Fort Mackinac, Michigan

Day 129

     The first Europeans to reach this area, which sits at the junction of Lake Michigan and Lake Huron, were the French in the late 1500’s. They traded goods with the Indians for furs and pelts. In 1715 they built Fort Makinac, not for military purposes, but as a trading post. This drew many French settlers to the great lakes area. As a result of the English winning the French and Indian War, Britain  received all the French possessions around the Great Lakes.

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   It was still used as a trading post for the exchange of furs and goods to be shipped back to England.

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     When the English rebels, in the lower part of the continent, began capturing English forts in the North, the commander of Fort Mackinac decided he would not be able to defend the fort against the rebel gunboats and dismantled the fort moving it across the Straight of Mackinac to Mackinac Island. (Is that a run on sentence?) He then burned the remains of the fort so it would not fall into the hands of the enemy.

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Mackinaw City, Michigan

Day 127

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     On our way here from Traverse City we crossed the 45th parallel. Anyone know the significance?      No it is not 54 40 or fight.

     It is the halfway point between the North Pole and the Equator.

     Mackinaw City is located at the upper part of the State of Michigan where Lake Michigan meets Lake Huron. It wasn’t until 1957 that a bridge was built across this area which links the main part of the State to the upper peninsula, referred to by the locals as UP.

  There have been 78 shipwrecks in the 5 mile Mackinac straight that connects the two lakes. There is a neat shipwreck museum, which we visited of course.

     We also visited the lighthouse which is on lower Michigan.

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                          It gave us a great view of the bridge.

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     Of course, you can’t go to Mackinaw City without visiting Wienerlicious which has the nation’s largest hot dog statue.

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Technical Stuff:

Traverse City, MI  to Mackinaw City, MI: 149.3 miles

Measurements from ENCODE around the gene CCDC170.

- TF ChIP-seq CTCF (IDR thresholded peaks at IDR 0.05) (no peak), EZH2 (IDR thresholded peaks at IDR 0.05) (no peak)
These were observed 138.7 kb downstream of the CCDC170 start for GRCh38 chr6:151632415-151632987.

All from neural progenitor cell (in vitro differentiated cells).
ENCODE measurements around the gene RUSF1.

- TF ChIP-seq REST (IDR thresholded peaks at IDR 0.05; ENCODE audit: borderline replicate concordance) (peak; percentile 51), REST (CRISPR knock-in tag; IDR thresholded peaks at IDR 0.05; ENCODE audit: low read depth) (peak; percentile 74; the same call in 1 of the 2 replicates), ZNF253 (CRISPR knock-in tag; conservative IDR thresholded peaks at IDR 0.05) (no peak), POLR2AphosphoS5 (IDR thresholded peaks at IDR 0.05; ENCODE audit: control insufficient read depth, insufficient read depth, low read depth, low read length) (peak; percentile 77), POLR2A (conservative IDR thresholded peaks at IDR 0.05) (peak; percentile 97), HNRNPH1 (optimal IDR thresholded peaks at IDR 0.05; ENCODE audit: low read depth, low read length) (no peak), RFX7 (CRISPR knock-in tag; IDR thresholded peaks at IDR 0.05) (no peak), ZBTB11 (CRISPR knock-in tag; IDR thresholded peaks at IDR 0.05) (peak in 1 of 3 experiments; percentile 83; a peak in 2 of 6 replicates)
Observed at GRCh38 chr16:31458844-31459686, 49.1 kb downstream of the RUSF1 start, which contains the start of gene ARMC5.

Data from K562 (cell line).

3 hours 25 minutes

10.9 MPG

Diesel 2.11

 

 

Sleeping Bear Dunes National Park, Michigan

Day 125

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     Sleeping Bear Dunes National Park is located three quarters up The State of Michigan on Lake Michigan.

     The dunes, formed by melting glaciers and wind, are humongous.

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      Climbing up them gives you a magnificent view of Lake Michigan.

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Technical Stuff:

White River, MI to Traverse City, MI 125.5 Miles

2 hours 50 minutes

10.9 MPG

Diesel: $2.00 gallon

 

Michigan Lighthouses

Day 121

We are greeted wherever we go.

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     The lighthouses of Lake Michigan are still functioning, although not needed. With the requirements that larger boats must carry designated navigation equipment, the need for lighthouses has ceased.

    On our circle tour of Lake Michigan we have seen so far 19 lighthouses.

     The first beacon for navigation on the continent was erected in Massachusetts in 1673, with the first lighthouse being erected in Boston Harbor in 1716.

     On the Great Lakes the first lighthouse was located at Buffalo, New York, at the “junction of Buffalo Creek and Lake Erie,” and was erected in 1818. The first lighthouse on Lake Michigan was at St. Joseph Island, built in 1832.

     Back in 1789 all lighthouses were placed under the jurisdiction of the U.S. Lighthouse Services. President Roosevelt consolidated the U.S. Lighthouse Service with the U.S. Coast Guard in 1939 where it remains to this day.